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I think the OP'S plan is great, along with the suggestion of giving him some alone time without freaking out. With flexibility, I might add. Every dog is different, and you and your dog will learn each other's personalities. Let us know how it goes! And, BTW, I rescued an Irish Wolfhound a couple weeks ago now, and the two week shutdown has been great for him. He was abandoned by his previous owners, confused and sad and very sick, and since he has been in our home or in our yard only for two weeks, he is totally at home.
 

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Discussion Starter #12
Thanks for the good feedback everyone.

I definitely plan on being flexible. I probably made my plan sound too rigid, but I guess I figure you have to start somewhere. So I was trying to create a general plan that we would try to abide by and so that we had an idea of where to start, but of course it's just that a starting place...things will evolve from there.

I definitely like the 4 on the floor rule and will be implementing that for sure.

I also understand the concepts about the dog being swept up by strangers and everything changing and will of course adjust for that. We definitely plan on working to build a bond with this pup and letting it know it is part of the family :)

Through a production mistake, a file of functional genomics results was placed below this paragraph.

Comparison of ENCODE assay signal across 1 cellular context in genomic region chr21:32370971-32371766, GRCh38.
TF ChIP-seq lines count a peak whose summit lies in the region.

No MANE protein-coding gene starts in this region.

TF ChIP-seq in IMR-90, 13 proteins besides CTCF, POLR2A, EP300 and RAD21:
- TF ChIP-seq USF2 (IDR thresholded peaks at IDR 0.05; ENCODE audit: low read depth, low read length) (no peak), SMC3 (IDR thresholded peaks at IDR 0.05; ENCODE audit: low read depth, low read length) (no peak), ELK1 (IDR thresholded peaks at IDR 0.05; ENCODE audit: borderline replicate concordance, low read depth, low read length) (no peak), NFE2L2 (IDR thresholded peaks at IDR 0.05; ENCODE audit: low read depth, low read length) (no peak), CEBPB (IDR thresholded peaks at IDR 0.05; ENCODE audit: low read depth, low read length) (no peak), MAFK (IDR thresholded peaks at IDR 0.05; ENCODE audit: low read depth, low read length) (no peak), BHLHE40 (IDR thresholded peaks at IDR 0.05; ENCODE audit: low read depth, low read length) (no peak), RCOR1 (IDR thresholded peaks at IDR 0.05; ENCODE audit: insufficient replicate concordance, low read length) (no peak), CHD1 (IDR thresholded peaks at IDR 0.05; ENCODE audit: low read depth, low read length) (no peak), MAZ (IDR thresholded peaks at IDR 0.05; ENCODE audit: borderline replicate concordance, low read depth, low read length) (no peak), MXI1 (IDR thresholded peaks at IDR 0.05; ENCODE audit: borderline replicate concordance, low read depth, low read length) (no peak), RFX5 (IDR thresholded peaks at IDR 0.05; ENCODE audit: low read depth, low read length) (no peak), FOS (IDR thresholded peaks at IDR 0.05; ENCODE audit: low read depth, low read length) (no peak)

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commenting on this "We plan on her being by our side as close to 24x7 as possible (we work from home so we won't even be leaving her during work hours).

Don't change your lives . The dog is joining YOU and YOUR household. You shouldn't be held captive because you have a canine companion. Even when you are home it is a real good idea to give a bit of separation time. A crate .
An outdoor kennel to enjoy fresh air and a bit of a natural setting . Let the dog be a dog.
Time away and time alone are part of the equation for the dog's and emotional and mental health . (anxiety - stress )
Yes I probably overstated that. We already have a crate in the house and I purchased one of the outdoor 5 x 5 gazebo pens with the roof on it for outside time. When I said we were going to be with the dog 24x7 I was exaggerating and not being literal. I was more making a point of the fact that we work from home and thus don't leave for an 8 or 9 hour period like most people. Also many times we will be taking the dog places with us as most places we tend to go when we do leave the house are dog friendly (hikes, etc.)

But many thanks for the reminder that it is good to include that alone time. We don't want the pup becoming so dependant on us that she freaks out and has anxiety issues when we do have to leave.